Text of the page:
What We Can Learn from Muir, Pinchot

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Tompkins Weekly 12/17/2012

By Richard W. Franke

John Muir (1838–1914) is perhaps the grandfather of the modern American environmental movement. A Scottish immigrant to the U.S. in 1849, he is familiar especially to Californians as the author of “The Mountains of California,” as a key creator of Yosemite National Park in 1890 and as a founder of the Sierra Club in 1892.

Muir led a rich and complex life. He homesteaded with his parents, studied chemistry and other sciences at the University of Wisconsin, went to Canada in 1864 to avoid the draft for the Civil War, steeped himself in the writings of Emerson and Thoreau and wrote 12 books and more than 300 articles. Most of these writings were nature pieces that inspired others to commune with nature in the expanding national park system in the American West.

Muir believed that wilderness was a healing environment for humans, who had been otherwise distorted and disoriented by much of modern civilization. As influenced by Emerson and Thoreau, he viewed nature as a community in which all living creatures serve their own purposes and in which humans should have no special privileges. In 1868, Muir replicated Thoreau’s famous Walden Pond experiment (described earlier in this series), living for months in a cabin or under the stars in Yosemite Valley.

Muir worked to protect natural resources because of their inherent beauty and what he believed was their contribution to a healthy emotional life for humans. Muir’s life overlapped that of Gifford Pinchot (1865-1946), son of a wealthy Pennsylvania lumber and land speculation family. Pinchot became the first director of the U.S. Forestry Service in 1905.

While Muir celebrated nature and stood in awe of it, Pinchot wanted to use it “wisely” for the benefit of small landowners and the public.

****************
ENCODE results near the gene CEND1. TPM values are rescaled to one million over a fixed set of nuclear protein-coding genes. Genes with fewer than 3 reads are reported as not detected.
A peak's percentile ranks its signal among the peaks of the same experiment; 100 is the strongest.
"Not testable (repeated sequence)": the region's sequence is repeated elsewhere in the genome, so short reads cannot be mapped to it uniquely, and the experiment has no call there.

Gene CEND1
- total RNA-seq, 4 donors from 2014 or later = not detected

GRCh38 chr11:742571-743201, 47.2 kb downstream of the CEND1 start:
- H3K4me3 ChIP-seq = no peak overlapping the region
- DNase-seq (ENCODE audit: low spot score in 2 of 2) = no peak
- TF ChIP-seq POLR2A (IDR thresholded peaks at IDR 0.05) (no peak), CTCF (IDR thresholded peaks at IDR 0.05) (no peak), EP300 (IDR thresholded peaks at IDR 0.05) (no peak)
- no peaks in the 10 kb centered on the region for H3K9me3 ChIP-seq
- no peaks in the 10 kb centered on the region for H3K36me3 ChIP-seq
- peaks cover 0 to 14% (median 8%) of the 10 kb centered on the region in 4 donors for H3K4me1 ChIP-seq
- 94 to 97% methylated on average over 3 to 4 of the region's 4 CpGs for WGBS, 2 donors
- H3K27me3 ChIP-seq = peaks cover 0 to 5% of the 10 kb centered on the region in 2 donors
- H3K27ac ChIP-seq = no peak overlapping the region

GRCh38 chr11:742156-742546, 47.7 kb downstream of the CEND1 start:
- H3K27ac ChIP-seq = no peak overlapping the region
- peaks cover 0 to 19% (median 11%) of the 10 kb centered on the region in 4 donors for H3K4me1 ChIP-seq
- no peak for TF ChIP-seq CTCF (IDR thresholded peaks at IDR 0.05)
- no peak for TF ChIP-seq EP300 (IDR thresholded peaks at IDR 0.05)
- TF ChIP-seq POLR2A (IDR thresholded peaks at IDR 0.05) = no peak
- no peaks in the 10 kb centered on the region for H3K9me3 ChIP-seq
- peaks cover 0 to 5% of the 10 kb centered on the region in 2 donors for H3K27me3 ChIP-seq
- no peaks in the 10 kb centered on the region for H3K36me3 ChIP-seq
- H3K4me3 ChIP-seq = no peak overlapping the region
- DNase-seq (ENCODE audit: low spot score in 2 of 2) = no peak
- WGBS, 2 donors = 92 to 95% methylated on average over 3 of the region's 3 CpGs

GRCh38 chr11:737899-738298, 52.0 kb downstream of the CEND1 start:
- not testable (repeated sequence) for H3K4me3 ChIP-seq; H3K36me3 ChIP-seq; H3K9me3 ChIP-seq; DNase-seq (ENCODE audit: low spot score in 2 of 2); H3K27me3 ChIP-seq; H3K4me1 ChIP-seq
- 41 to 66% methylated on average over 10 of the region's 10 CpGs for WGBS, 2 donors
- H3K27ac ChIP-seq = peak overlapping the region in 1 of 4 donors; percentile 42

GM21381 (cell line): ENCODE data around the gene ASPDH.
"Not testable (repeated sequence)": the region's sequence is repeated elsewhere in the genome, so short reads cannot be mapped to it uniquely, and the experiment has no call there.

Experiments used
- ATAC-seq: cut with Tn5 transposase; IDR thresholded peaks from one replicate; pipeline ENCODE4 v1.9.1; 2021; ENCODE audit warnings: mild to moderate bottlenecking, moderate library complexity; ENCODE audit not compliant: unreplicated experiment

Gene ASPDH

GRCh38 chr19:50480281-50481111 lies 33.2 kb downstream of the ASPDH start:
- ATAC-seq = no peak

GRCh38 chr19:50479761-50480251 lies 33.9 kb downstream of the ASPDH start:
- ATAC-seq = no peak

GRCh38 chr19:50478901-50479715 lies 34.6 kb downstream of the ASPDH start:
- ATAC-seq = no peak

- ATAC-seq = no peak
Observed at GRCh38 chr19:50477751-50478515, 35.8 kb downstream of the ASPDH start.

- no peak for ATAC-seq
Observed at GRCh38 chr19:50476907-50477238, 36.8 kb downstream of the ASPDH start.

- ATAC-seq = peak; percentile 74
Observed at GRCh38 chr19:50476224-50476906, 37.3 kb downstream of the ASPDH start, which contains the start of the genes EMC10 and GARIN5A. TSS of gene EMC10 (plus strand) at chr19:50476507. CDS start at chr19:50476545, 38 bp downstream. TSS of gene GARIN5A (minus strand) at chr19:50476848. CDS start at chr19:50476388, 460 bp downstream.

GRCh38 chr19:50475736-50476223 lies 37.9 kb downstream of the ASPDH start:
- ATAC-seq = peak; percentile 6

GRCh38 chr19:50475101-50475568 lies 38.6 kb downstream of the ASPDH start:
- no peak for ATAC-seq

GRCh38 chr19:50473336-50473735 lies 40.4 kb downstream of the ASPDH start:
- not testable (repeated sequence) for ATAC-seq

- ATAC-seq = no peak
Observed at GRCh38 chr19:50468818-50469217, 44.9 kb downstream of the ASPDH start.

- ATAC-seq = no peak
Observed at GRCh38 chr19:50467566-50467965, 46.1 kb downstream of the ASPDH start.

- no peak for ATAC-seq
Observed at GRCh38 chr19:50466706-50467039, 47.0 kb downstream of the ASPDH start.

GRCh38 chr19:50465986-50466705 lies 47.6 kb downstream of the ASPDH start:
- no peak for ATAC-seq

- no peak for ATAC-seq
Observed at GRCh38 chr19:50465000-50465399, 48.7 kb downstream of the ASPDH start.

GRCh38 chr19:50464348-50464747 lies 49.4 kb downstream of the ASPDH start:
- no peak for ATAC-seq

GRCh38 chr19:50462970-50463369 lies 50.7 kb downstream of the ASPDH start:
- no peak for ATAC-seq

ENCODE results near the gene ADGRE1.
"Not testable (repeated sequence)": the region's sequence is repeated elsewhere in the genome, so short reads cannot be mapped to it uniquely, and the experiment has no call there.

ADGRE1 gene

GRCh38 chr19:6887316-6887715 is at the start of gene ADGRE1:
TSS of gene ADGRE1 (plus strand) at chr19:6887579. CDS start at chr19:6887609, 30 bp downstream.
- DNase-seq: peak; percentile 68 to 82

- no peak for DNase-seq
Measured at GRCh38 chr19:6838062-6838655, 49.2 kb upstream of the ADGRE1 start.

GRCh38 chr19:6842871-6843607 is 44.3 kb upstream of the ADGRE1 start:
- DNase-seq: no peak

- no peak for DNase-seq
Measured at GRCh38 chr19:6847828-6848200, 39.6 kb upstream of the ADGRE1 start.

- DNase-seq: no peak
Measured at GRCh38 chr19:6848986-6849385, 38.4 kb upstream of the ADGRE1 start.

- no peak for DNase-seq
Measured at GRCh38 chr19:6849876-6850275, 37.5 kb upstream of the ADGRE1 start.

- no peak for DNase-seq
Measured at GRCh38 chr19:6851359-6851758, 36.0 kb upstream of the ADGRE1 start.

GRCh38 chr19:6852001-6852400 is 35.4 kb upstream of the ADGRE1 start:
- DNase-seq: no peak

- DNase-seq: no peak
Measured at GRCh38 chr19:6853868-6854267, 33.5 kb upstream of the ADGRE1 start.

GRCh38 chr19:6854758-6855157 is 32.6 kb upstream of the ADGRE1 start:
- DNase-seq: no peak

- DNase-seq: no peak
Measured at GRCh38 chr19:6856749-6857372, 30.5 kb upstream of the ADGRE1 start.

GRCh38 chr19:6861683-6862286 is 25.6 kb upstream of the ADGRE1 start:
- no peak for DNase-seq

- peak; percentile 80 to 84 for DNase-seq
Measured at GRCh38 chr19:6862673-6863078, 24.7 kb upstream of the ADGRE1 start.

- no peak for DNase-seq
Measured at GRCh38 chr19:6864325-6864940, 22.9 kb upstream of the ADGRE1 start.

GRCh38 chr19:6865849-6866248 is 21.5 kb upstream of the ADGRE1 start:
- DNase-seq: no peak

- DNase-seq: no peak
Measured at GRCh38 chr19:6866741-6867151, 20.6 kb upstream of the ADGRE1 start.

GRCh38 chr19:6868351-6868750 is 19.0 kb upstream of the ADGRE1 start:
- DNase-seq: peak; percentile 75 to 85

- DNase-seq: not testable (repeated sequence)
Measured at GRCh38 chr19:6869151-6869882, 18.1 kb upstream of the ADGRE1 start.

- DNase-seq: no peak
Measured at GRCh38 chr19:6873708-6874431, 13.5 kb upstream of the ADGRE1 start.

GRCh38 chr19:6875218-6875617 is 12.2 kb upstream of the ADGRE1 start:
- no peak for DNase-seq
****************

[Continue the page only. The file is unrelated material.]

To this end, he coined the term “wise use” in 1907. Muir was mostly self-educated in environmental issues; Pinchot had a degree from Yale and had studied at the French National Forestry School.

In 1900, Pinchot organized the Society of American Foresters. This helped establish forestry as a scientific discipline and was further aided by the decision of Pinchot’s family in that same year to donate a portion of their substantial fortune to the establishment of a forestry school at Yale. This made Yale the third U.S. university, after Cornell, to have such a school. Cornell’s school, established in 1898, closed in 1903. It partially reopened in 1910 as the Department of Natural Resources.

The Biltmore Forest School in North Carolina was the other early school to offer scientific training in forestry. Pinchot fought against big-business lumber enterprises. However, he opposed Muir’s concept of protecting the environment on the basis of beauty and emotion.

Pinchot won a climactic battle from 1908 to 1913 over whether to dam a river in the Hetch Hetchy Valley in north Yosemite to provide a water reservoir for San Francisco. Pinchot won over Muir in part on the argument of wise use over aesthetic beauty. A sustained-yield business-oriented approach to natural resources appealed to President Theodore Roosevelt and his allies in Congress.

In 1988, a new wise-use movement was created by several of the largest corporate lobbying groups to counter what they believed had become the excessive power of grassroots environmental organizations, including the Sierra Club. Represented at the founding conference in Reno, Nev., were the American Petroleum Institute, the American Mining Congress, the National Rifle Association, Exxon and Dupont.

Whether this late 20th century wise-use movement resembles the original small landowner and public beneficiaries as envisioned by Gifford Pinchot is an open question. Were John Muir alive today, it is highly likely that he would oppose them.

This is the latest in a series of articles on the history of sustainability. Richard W. Franke is a professor emeritus of anthropology at Montclair State University, a resident of EcoVillage at Ithaca and a board member of Sustainable Tompkins.

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